“Albert Bimper has been a wonderful colleague, a generous and influential teacher and mentor to many students and an innovative creator of academic programs while here at CSU,” said Interim Executive Vice President Rick Miranda, who asked Bimper to join the President’s Office staff while Miranda served as interim president. “I’m personally grateful to him for serving this year as chief of staff in the President’s Office, a role that he excelled in (as expected!). This new position at UNT is a perfect fit for him, and I know he’ll continue to do excellent work there – but we’ll miss him for sure here at CSU.”
In CSU’s College of Liberal Arts, Bimper’s impact was significant.
“It has been remarkable to see Albert’s professional growth and contributions to the College of Liberal Arts and CSU over the last several years,” said Ben Withers, dean of the College of Liberal Arts. “Rising quickly from assistant professor to full professor, he created the new master’s program in sport management supported by an impressive relationship with the Rockies, while providing leadership in the college, Athletics and Student Affairs. We all wish him well as he continues his career trajectory.”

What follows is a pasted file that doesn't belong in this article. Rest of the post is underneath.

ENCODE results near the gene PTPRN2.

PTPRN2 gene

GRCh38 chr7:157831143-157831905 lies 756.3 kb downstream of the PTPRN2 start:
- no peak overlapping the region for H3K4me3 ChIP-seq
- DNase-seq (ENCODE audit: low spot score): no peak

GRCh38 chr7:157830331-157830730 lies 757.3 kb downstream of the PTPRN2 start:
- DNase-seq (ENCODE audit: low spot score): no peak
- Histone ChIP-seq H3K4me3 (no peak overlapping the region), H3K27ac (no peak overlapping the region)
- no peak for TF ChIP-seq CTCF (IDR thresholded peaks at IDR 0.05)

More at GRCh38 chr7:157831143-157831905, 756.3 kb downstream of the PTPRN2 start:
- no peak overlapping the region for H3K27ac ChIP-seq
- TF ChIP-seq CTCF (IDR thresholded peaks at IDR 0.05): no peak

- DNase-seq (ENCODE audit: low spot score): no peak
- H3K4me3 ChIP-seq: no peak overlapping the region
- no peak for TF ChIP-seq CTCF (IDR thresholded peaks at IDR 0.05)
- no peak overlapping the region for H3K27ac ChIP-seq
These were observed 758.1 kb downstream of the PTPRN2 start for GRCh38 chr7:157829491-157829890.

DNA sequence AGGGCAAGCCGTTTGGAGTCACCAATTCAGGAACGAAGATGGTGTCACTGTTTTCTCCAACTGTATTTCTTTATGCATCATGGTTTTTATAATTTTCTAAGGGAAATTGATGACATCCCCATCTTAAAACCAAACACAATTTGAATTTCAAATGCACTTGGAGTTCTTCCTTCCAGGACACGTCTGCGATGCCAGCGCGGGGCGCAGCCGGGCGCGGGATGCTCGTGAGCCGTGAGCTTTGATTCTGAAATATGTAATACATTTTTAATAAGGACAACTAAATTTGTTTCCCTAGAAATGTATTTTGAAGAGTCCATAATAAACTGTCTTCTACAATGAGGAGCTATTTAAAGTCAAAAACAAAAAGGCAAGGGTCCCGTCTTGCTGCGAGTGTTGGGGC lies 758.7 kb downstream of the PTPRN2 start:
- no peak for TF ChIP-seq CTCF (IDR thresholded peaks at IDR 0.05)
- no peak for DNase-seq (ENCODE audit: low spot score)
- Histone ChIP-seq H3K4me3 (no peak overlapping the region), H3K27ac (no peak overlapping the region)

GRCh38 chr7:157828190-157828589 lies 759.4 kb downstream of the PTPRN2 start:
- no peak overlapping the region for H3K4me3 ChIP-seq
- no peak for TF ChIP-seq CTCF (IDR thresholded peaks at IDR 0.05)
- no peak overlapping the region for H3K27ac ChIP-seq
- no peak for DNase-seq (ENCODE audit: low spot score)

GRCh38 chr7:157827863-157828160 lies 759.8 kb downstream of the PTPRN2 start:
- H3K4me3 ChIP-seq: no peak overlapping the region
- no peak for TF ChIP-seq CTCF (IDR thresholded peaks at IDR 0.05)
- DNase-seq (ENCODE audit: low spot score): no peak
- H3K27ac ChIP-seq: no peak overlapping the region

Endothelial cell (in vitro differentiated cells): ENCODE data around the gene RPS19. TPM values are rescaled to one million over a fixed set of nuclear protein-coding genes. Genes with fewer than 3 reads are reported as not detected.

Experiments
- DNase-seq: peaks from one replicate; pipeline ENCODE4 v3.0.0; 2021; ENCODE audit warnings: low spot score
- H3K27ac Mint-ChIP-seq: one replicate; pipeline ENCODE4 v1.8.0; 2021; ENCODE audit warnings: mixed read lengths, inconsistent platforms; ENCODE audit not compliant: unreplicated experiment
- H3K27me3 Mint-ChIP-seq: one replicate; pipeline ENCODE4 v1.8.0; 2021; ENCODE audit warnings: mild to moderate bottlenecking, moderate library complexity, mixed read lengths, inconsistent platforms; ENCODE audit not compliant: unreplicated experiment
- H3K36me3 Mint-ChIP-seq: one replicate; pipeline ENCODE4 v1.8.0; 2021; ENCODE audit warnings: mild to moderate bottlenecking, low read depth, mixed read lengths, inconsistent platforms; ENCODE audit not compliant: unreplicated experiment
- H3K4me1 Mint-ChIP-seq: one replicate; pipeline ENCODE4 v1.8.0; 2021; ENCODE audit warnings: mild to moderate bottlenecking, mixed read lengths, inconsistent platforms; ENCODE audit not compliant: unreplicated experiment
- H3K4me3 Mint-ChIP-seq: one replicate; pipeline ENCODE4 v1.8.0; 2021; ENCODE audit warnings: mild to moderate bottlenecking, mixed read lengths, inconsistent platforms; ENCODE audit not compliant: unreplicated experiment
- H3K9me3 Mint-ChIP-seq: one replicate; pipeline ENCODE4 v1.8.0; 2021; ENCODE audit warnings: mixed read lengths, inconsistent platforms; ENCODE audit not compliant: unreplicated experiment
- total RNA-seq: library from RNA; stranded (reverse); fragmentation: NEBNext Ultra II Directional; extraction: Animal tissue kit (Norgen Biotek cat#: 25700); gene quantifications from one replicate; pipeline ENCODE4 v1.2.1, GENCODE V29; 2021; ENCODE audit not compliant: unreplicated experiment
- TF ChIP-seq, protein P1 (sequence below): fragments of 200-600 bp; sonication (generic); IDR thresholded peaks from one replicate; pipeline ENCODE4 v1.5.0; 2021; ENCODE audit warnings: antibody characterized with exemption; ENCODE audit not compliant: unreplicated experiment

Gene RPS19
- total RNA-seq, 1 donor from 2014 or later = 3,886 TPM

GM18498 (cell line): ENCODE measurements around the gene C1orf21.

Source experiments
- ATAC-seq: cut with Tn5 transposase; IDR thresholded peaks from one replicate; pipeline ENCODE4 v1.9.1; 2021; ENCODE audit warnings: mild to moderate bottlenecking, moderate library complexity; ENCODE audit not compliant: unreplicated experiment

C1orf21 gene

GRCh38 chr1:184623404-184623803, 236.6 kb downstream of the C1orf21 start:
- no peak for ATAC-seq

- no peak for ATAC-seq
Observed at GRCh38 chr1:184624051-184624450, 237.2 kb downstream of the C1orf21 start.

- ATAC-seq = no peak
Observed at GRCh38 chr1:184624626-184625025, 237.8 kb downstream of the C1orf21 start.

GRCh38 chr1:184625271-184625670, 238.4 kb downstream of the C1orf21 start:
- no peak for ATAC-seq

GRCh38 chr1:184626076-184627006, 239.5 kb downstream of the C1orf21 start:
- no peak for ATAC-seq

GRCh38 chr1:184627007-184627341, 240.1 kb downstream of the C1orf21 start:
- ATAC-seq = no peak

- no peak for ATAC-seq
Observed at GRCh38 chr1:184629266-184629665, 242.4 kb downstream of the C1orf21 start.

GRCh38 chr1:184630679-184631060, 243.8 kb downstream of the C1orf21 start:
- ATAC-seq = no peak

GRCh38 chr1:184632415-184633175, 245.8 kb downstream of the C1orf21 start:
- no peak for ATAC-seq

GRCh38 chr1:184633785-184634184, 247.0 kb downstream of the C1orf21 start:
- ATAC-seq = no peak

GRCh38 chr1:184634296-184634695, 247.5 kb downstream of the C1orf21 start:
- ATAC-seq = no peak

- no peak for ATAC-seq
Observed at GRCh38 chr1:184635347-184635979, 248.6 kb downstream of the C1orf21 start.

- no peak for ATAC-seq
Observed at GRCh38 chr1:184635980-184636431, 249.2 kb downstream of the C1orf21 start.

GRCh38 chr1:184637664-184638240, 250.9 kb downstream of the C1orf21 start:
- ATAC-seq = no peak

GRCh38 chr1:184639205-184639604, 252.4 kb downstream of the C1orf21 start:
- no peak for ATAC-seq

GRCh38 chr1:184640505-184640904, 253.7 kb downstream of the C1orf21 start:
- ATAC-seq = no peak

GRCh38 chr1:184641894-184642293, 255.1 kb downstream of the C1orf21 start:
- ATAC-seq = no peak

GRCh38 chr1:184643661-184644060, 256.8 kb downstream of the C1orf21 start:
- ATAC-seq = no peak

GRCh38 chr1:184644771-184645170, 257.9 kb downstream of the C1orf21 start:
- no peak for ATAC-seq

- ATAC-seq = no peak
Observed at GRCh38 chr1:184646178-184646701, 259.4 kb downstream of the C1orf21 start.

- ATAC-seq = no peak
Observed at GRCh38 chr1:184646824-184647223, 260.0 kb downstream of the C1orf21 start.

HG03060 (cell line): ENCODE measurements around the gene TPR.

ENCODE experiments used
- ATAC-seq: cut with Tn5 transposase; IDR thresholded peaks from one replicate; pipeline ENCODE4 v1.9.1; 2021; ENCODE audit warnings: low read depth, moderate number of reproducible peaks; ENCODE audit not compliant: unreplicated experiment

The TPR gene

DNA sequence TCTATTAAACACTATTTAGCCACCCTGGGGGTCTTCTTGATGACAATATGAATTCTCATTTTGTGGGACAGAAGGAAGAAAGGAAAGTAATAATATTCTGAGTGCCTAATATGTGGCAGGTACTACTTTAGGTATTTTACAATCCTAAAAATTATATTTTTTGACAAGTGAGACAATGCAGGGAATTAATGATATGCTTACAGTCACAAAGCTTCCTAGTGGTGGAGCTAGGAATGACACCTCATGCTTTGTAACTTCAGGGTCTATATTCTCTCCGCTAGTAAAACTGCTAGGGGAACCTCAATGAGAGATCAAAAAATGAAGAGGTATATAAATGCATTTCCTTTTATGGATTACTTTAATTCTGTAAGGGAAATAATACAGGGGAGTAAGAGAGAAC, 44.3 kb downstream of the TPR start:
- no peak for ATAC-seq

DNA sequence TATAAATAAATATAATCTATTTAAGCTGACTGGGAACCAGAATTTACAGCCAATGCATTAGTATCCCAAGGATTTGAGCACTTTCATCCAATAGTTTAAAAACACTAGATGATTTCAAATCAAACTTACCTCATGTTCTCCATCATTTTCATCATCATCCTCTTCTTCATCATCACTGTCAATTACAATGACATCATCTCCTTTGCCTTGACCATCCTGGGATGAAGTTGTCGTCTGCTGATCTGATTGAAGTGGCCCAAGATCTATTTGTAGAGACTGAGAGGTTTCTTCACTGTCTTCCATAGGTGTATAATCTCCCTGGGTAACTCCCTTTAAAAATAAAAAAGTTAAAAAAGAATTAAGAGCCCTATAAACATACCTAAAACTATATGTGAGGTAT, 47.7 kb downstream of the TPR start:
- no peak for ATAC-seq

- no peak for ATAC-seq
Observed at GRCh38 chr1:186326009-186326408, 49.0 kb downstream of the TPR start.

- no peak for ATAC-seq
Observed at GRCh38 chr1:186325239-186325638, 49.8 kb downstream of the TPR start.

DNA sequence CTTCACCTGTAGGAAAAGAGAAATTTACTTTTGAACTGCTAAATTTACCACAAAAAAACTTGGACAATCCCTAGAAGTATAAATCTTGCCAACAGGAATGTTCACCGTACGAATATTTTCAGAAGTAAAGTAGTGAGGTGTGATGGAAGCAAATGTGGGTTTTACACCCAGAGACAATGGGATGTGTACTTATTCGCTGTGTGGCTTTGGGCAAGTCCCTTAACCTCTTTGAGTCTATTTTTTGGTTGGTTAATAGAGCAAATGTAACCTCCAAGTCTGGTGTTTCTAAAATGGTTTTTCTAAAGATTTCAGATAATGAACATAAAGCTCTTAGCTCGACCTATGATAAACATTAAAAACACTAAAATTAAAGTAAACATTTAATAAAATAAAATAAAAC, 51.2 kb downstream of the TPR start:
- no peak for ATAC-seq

The road back to Fort Collins
Bimper with then CSU President Tony Frank (right) in 2015 accepting the NCAA and Minority Opportunities Athletic Association’s Award for Diversity.
An off-campus meeting with Blanche Hughes, CSU’s vice president for student affairs, brought him back to Fort Collins.
“I’ve been fortunate to be around some great leaders,” Bimper said. “Blanche was a big reason I came back and showed me how I could build on everything I learned as an undergrad here.”